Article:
Robysue was right. I had to increase the pressure to 20 and my AHI went below 5.0.
My only problem is that my lungs feels like it's been stretched or something.
It's worth reporting your discomfort to the sleep doc. Be specific in how you are describing it---tell him that at 20cm your lungs feel like they're being stretched and that it's hard to inhale.

Your current machine is only capable of going up to 20cm of pressure. So right now there's no room at the top if things take a turn for the worse.

Your high pressure needs combined with your on-going discomfort indicate that you might be more comfortable and get better therapy from a bilevel device rather than Resmed S9 AutoSet that you are currently using. The Resmed bilevels that would be compatible with your humidifier are the Resmed S9 VPAP S and the S9 VPAP Auto. The VPAP S is a fixed bilevel machine: There's one pressure for IPAP and one for EPAP and they can differ by (much) more than the 3cm that the AutoSet's EPR allows. The VPAP Auto allows you to set up a range of pressures for both EPAP and IPAP; in other words, you start off with a minimum EPAP/IPAP, and as events, snoring, and flow limitations happen, the machine adjusts both the EPAP and IPAP (at the same time) as needed to take care of the events.

In the US one of the criteria for switching people from CPAP/APAP to bilevel is a required pressure of 15+cm with on-going difficulties/discomfort breathing with the machine at the required pressure. Many labs will switch from a CPAP titration to a bilevel titration once the patient hits 15 or 16 cm of pressure---particularly if there is any evidence that the patient is in discomfort.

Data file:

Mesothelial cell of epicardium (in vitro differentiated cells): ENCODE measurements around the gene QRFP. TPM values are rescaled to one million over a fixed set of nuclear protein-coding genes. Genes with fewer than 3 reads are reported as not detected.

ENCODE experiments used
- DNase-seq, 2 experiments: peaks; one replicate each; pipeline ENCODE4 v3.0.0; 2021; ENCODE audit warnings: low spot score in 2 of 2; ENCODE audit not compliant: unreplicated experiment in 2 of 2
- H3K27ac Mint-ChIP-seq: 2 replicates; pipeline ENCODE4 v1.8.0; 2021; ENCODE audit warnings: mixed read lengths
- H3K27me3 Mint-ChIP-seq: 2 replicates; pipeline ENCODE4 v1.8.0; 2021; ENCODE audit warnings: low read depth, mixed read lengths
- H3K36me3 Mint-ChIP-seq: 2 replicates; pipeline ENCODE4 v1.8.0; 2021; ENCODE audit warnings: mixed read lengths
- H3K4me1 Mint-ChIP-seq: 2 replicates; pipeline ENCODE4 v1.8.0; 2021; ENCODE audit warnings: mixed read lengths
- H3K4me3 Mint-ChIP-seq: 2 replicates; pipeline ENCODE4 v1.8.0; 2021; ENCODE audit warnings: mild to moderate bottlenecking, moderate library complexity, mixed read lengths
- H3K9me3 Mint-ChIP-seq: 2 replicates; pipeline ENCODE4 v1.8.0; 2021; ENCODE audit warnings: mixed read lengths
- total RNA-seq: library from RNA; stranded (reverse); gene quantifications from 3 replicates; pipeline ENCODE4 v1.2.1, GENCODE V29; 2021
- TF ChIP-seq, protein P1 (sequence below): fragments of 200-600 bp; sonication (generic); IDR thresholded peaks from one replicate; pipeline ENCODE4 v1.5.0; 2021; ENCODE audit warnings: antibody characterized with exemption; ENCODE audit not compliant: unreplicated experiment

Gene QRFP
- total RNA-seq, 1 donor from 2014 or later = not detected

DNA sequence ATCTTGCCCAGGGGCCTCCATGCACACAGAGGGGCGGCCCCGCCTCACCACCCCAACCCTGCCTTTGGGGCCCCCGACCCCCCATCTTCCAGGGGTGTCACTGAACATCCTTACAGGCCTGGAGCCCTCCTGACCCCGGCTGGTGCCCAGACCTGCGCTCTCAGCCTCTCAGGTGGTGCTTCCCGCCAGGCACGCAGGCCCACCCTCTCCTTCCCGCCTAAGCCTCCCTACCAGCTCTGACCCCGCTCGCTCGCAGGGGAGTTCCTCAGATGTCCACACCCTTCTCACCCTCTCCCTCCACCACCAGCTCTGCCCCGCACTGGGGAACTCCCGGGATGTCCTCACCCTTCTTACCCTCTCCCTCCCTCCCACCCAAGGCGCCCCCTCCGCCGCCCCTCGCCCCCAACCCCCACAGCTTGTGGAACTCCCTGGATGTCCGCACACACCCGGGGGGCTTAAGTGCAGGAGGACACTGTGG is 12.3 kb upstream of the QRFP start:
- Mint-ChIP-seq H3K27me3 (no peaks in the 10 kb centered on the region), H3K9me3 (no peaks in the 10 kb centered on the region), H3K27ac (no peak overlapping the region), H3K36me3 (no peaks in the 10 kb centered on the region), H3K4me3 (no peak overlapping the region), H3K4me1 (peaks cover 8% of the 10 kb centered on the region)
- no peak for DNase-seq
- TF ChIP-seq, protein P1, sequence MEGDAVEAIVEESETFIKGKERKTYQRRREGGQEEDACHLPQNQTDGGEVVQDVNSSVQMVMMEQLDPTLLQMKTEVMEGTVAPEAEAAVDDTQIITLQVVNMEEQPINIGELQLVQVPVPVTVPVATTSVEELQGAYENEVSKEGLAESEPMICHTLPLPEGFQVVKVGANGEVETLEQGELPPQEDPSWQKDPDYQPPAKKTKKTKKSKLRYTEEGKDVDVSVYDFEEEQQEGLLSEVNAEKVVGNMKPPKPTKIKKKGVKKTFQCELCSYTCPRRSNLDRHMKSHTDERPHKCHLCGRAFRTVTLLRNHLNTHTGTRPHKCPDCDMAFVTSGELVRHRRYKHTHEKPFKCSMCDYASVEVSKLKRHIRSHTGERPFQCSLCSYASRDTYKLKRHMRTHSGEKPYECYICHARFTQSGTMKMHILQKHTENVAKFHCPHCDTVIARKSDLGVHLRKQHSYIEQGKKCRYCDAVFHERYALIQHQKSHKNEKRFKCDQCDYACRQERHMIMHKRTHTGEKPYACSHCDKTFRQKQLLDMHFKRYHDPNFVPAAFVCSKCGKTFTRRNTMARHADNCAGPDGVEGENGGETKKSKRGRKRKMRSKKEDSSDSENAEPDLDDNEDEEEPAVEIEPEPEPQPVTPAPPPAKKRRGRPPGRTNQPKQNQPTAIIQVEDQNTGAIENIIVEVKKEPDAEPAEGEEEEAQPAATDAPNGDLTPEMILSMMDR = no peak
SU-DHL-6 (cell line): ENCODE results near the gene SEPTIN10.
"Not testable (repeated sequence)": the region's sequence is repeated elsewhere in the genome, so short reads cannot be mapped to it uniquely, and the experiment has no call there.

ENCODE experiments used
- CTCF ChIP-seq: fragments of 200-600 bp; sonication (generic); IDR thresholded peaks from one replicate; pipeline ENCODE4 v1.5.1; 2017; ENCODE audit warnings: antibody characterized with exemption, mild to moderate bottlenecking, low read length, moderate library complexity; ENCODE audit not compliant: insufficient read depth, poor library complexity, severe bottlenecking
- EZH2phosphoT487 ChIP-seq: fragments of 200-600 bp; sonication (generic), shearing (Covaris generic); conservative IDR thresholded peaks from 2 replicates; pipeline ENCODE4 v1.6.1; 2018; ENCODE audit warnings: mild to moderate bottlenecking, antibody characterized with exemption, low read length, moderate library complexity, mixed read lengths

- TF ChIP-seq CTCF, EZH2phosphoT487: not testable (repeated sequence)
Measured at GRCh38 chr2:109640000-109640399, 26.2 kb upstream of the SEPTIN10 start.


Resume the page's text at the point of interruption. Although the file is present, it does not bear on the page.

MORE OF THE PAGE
Quote:I'm beginning to think that AHI number is okay even if it's high as long as my snoring is muffled.
How high is high? And what was your AHI on your diagnostic sleep study? If "high AHI" on your machine means an AHI between 4 and 6 and your diagnostic AHI > 30, then, yeah, it's probably ok. But if "high AHI" on your machine means that the AHI is often above 10, then it's not really "ok".

And the snoring really should be essentially gone rather than merely muffled. I don't mean "no snoring at all ever," but realistically you should not be snoring (even if it is muffled) for most of the night on most nights.

Quote:I'm probably just obsessing with these numbers I find in the machine.
I would just follow the prescription and visit the doctor with the SD card after 6 months.
Given the combination of:
  • a pressure need of 20cm to get the AHI around or below 5
  • a feeling of "my lungs feel stretched"
  • a feeling that inhaling is uncomfortable
  • continued evidence of muffled snoring
  • a "high AHI" as reported by the machine
I personally think you should NOT wait for 6 months before seeing the doc. I think you need to call and see if you can get a follow-up much sooner than that. A switch to bilevel may very well be recommended and if you need the bilevel to increase your comfort and lower the AHI, it's silly to wait for six additional months before bringing that idea up with the sleep doc.